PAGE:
In this turbulent world, many long-held principles of leadership are under strain or no longer apply. But some leaders continue to operate in the same old ways. How can you adapt your leadership approach to be fit for today's climate?
This article is provided to Changeboard by our Future Talent 2018 partners, Heidrick & Struggles. You can see Heidricks' Managing Partner Colin Price in conversation with Aviva's CEO, Mark Wilson, at Changeboard's Future Talent Conference 2018.
The term VUCA - volatile, uncertain, complex, and ambiguous - gained currency in the military during the late 1990s to characterise unpredictable, unstable, and asymmetric warfare with agile, dispersed opponents no longer fighting under the rules of traditional military engagement.
Today, VUCA describes the world of business as well, which is posing profound new challenges for leaders who must deal with volatile markets, uncertain economies, global and technological complexities, and ambiguities at every turn.
In this turbulent world, many long-held principles of leadership are under strain or no longer apply. Yet they enjoy a surprising persistence, with companies and leaders clinging to what are by now essentially myths. Here are four of the most persistent - and destructive - of those myths.
Myth 1: Leaders must develop a strategic direction - and stick boldly to it
While all leaders need to set a strategic direction, it must be flexible and adaptable to rapidly changing market conditions.
Sticking to one vision and ignoring signs that it must change is a recipe for disaster. Business history is littered with full-speed-ahead types who resolutely ran their companies aground.
For example, even when it became obvious that the impossibly thin margins on groceries couldn’t support online grocer Webvan’s business model, the company forged ahead, buying HomeGrocer, which was also losing millions of dollars. Bankruptcy soon followed.
According to research reported in the Harvard Business Review, “8 in 10 managers say their companies fail to exit declining businesses or to kill unsuccessful initiatives quickly enough.”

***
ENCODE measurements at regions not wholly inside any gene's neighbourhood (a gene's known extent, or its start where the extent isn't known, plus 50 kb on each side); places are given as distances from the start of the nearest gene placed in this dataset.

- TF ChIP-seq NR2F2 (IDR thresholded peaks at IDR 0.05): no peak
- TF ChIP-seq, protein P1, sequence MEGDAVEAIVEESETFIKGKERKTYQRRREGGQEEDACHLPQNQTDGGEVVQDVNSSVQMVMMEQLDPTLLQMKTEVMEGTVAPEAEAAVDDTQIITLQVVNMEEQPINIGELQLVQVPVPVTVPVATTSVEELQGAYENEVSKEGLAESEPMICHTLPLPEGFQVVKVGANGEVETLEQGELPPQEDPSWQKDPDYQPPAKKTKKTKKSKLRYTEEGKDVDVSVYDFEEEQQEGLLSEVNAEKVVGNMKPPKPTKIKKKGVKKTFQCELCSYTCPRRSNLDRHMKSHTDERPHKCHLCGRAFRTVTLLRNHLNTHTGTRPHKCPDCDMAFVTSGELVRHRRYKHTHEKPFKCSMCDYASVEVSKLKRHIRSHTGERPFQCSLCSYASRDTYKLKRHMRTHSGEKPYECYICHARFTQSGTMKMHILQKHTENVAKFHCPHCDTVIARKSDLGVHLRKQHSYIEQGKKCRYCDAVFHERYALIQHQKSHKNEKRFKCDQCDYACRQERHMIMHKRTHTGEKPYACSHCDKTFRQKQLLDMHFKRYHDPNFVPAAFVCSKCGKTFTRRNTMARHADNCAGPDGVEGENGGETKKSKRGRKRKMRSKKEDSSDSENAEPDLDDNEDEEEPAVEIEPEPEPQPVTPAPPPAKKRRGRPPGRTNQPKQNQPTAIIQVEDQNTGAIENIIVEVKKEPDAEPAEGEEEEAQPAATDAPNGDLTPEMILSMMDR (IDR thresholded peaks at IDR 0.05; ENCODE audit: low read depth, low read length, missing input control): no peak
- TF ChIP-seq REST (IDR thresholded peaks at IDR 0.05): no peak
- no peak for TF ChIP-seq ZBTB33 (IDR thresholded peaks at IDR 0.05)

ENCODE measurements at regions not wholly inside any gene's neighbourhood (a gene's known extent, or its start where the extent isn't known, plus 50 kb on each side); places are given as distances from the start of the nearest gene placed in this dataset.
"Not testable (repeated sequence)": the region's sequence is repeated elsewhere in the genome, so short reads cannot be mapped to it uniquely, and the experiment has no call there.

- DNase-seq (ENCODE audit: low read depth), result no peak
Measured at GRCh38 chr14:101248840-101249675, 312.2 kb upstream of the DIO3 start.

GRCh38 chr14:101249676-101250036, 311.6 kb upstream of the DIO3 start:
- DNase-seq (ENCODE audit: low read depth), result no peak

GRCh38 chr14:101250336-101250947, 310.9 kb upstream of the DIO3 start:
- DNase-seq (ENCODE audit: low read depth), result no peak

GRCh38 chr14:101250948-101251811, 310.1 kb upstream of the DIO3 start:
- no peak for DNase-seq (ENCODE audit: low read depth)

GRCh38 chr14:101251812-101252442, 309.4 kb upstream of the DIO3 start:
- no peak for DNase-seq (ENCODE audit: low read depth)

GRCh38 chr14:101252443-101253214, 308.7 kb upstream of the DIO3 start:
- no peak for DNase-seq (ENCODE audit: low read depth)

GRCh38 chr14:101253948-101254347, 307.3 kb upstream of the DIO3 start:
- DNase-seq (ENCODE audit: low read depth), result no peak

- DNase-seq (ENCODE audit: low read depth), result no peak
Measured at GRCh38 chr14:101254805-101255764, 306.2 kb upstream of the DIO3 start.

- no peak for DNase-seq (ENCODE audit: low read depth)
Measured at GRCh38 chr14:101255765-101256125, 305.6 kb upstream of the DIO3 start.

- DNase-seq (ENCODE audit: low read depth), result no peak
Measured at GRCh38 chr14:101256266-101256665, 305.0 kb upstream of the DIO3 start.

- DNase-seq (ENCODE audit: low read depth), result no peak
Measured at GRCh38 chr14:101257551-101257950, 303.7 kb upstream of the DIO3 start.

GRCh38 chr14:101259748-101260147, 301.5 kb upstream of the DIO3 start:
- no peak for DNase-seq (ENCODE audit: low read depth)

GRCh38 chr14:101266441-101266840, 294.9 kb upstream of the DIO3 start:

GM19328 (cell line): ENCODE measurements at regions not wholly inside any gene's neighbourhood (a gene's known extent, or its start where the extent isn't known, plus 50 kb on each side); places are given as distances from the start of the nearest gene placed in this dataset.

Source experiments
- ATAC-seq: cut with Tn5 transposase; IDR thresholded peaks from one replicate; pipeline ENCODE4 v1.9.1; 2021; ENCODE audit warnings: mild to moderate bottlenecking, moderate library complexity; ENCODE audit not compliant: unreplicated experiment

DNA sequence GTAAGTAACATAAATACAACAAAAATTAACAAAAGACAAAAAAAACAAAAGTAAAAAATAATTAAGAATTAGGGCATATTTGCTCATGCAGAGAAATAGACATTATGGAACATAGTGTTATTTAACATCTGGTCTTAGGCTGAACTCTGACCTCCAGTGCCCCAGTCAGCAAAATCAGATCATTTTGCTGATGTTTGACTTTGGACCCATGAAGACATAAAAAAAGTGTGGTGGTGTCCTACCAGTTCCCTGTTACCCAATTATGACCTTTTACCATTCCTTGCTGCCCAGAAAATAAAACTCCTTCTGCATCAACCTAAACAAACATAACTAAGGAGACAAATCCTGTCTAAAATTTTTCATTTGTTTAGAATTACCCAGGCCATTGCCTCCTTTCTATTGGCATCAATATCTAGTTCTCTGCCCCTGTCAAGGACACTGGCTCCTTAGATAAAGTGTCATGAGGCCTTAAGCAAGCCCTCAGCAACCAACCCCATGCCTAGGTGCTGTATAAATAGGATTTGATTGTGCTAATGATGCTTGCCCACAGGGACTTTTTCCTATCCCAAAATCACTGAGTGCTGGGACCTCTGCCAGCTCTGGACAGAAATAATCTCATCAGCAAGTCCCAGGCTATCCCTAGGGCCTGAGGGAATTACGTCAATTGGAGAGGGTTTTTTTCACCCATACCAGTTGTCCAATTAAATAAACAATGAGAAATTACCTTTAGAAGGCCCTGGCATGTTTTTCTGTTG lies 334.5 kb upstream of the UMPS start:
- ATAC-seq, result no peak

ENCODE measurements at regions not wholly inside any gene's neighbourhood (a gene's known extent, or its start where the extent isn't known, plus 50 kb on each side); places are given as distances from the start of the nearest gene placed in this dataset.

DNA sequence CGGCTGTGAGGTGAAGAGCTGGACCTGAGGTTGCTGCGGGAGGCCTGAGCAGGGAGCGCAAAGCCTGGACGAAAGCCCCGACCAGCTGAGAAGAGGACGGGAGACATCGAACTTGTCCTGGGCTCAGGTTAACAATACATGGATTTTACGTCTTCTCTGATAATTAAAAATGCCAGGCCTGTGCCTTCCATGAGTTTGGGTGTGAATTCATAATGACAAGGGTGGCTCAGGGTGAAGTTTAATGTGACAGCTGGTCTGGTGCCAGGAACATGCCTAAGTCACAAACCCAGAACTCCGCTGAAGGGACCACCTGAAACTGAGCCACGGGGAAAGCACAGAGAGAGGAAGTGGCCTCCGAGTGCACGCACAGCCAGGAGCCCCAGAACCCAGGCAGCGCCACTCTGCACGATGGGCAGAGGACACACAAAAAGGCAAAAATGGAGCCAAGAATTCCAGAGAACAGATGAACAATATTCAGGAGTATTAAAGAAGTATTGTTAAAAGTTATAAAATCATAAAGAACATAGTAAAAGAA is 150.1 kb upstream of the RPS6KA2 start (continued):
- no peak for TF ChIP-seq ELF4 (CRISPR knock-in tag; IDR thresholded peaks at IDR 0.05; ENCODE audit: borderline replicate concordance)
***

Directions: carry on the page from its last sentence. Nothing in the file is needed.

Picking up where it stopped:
Instead of trying to sustain advantage unreasonably - in a market or region, a product, a line of business, or an acquisition - smart leaders move on before decline sets in.
Myth 2: Leaders need to manage risk and minimise failure
Risk is scary; mistakes are embarrassing. But in today’s world, the winners are likely to be leaders and organisations that learn fast, fail fast, and incorporate the lessons learned into the next experiment.
Consider SurePayroll, which presents an annual “Best New Mistake” award. Each year the payroll-services company awards cash prizes for the failed efforts that led to the most significant learning.
And Engineers Without Borders (EWB), a nongovernmental organization that works worldwide to help disadvantaged communities and people through engineering projects, accelerates learning by posting its mistakes online for all to see, including especially the engineers at EWB organisations in other countries.
Such initiatives send the message that it’s beneficial to pursue innovative ideas.
Myth 3: Leaders need to build consensus
Consensus is in fact often the enemy. A domineering leader can get a team to reach consensus on almost anything, including nonsense. When consensus is reached through compromise, you are likely to wind up with the lowest common denominator among conflicting positions. And consensus seeking can be a painfully slow process.
In a VUCA world, particularly when tackling major strategic decisions, leaders should seek out genuinely diverse views to see multiple sides of complex issues and explore important problems from numerous angles.
A global private-equity firm does this, in part, by using devil’s advocates to research and debate the opposing side of investment decisions to make sure that the company doesn’t fall prey to groupthink.
Myth #4: Leaders must always be confident
In a survey of 150 global CEOs we conducted in partnership with the Saïd Business School at the University of Oxford, we found that more than four in five CEOs say they doubt themselves.
Indeed, forward-looking CEOs not only admit doubt but embrace it as a basis for making better decisions. Before starting new projects, they ask, “If this project dies six months from now, what are we likely to say killed it?”
Brainstorm all the potentially fatal flaws, make the plans more robust, identify early signs of trouble, and develop contingency plans. Such humility isn’t confined to CEOs.
“Fear is my fuel,” director Steven Spielberg told the New York Times. “I get to the brink of not really knowing what to do and that’s when I get my best ideas. Confidence is my enemy and it always has been.”
Agility is key
Taken together, these four leadership myths suggest a counter-truth: In today’s turbulent world, great leaders are, above all, agile. This skill is vital in a business environment where the only real certainty is that certainty itself is in short supply.
A version of this article was originally published in the Heidrick & Struggles Knowledge Centre.
See Heidrick & Struggles at the Changeboard Future Talent Conference
About the authors
Steven Krupp and Roch Parayre are both partners in Heidrick & Struggles’ Philadelphia office and members of the Leadership Consulting Practice.
 Greg Bensinger, “Rebuilding history’s biggest dot-com bust,” Wall Street Journal, January 12, 2015.
 Donald Sull, Rebecca Homkes, and Charles Sull, “Why strategy execution unravels—and what to do about it,” Harvard Business Review, March 2015.
 Sue Shellenbarger, “Better ideas through failure,” Wall Street Journal, September 27, 2011.
 Heidrick & Struggles and Saïd Business School at the University of Oxford, The CEO Report: Embracing the Paradoxes of Leadership and the Power of Doubt, January 21, 2015.
 Manohla Dargis, “A word with: Steven Spielberg,” New York Times, May 15, 2016.